More Quirky iPhone Photos of Everyday Objects by Brock Davis

Ninja Knee

Minneapolis-based artist Brock Davis continues to delight his fans with his quirky iPhone photos. These are some of his favorite shots from 2013, as he continues to experiment with iPhone photography. Davis proves that you don’t need fancy props to create art people can appreciate. With over 106,000 followers on Instagram, the artist is widely popular for his ability to see how fun art can be made from everyday objects.

Back in 2010, we asked Brock what tips he could give us on how to be more creative. He replied, “I think it’s important to not be afraid to fail. I have a lot of ideas, sometimes they work, sometimes they don’t. I just keep trying until it works and I learn from the times that it does not. I also think it’s good to always be a student. Absorb as much as you can, be a student of art, design and popular culture.”

If you can’t get enough of Brock, check out some of his best iPhone photos in 2012. (Love the toy car launching off the cake.)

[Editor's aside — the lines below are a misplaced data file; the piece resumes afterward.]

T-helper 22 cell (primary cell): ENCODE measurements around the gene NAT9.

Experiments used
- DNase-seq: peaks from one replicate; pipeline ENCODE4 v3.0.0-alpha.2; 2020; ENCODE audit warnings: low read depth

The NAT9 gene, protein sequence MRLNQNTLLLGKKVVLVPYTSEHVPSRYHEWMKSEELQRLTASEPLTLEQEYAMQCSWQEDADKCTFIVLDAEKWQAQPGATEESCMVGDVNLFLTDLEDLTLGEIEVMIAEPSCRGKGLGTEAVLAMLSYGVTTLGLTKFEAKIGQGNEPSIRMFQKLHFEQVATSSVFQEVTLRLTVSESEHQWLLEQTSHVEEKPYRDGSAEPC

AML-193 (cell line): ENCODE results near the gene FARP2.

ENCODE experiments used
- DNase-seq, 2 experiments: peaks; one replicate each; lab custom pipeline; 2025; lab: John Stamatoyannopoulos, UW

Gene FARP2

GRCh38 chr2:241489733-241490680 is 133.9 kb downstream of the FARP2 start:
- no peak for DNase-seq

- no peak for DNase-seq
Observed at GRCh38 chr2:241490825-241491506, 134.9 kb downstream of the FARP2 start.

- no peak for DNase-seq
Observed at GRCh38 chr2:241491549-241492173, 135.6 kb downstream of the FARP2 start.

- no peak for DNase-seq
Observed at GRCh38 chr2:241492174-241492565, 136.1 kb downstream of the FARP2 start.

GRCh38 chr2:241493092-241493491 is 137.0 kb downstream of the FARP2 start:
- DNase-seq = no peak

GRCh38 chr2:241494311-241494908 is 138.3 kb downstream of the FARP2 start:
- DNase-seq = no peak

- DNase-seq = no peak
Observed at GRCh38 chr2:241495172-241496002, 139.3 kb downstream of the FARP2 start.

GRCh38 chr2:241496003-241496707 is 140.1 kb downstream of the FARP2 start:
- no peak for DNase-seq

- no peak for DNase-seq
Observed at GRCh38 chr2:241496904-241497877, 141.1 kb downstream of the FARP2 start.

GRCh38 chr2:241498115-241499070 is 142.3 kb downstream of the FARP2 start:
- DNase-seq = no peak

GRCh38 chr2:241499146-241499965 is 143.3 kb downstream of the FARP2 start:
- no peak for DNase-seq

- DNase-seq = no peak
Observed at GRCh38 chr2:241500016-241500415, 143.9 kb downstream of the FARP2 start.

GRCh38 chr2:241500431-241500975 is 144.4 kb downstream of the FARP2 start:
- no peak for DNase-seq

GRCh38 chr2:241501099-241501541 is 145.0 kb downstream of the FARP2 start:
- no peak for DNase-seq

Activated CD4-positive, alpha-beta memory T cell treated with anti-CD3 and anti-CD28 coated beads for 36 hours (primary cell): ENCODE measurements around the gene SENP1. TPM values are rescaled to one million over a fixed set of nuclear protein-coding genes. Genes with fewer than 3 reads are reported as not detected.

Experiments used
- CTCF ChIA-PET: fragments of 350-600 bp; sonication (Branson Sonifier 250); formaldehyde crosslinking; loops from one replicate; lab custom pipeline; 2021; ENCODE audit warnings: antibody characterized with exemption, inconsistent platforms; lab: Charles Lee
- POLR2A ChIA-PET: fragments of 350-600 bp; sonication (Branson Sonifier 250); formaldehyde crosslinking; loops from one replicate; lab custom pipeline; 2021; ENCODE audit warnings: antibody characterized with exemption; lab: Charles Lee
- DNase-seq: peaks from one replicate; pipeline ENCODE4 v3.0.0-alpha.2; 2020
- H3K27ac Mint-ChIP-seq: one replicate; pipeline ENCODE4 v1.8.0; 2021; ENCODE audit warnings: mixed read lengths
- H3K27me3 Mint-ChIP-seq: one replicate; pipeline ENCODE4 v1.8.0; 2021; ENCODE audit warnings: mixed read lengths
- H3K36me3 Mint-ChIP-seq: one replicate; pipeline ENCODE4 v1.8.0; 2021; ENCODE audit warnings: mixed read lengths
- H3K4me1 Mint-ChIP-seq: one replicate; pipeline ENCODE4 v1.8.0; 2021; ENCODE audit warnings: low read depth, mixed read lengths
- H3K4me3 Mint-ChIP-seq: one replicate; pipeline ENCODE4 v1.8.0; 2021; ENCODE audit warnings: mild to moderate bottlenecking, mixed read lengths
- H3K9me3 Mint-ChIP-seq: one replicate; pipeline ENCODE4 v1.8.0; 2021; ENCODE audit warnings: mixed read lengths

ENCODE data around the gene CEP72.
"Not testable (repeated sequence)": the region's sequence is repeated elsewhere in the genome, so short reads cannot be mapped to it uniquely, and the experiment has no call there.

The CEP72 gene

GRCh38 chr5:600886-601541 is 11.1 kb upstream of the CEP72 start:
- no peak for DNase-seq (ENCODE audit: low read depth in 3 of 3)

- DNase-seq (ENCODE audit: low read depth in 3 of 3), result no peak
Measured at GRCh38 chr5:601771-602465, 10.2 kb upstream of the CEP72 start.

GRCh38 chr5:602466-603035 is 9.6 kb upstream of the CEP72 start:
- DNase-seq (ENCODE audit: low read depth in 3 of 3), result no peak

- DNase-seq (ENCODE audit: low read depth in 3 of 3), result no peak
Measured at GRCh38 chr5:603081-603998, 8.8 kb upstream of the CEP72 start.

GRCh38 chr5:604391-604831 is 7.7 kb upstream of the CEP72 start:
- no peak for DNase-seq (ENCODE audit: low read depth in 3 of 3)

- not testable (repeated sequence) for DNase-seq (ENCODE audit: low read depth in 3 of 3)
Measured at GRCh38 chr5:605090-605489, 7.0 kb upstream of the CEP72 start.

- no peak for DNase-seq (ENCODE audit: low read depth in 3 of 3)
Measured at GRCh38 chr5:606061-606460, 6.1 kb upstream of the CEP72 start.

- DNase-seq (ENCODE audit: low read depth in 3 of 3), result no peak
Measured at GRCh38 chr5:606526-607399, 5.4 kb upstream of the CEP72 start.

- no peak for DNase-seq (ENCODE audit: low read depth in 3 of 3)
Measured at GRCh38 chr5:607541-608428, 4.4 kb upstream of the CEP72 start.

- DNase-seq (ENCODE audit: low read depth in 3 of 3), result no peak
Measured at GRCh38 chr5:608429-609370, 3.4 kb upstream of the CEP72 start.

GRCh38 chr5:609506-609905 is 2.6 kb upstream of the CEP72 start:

Parsley on Apple/Tree on Hill

Popcorn Kernel in Thought

Grape Dog

Good Morning

Shark – Fillet Knife/Bread Knife

Chopstick Pants



Mint Match

Crayon Tree/Carved with Sewing Needle

Brock Davis on Instagram

January 20, 2017

Floating Cabin Lets Nature-Lovers Sleep in the Treetops of Sweden

If you’ve ever dreamed of cuddling up in a contemporary treehouse, the 7th Room Treehotel may be your new favorite getaway. Designed by Snøhetta—a design office that dabbles in landscaping, architecture, interiors, and brand design—the floating bungalow is tucked away in Northern Sweden and perfectly positioned for a sweeping view of the Northern Lights. The 7th Room is elevated by twelve 10-meter stilts and is beautifully built around the towering trunk of a pine tree.

Read Article

January 20, 2017

19 Most Creative Water Fountains From Around the World

Water fountains have a long place in our history. Dating back to the Ancient Roman times, these reservoirs were first designed with a purely practical purpose—for holding precious drinking water and bathing. These early fountains were uncovered, free standing, and placed along the street for public consumption. (Wealthier folks also had them in their homes.)

Read Article

Get Our Weekly Newsletter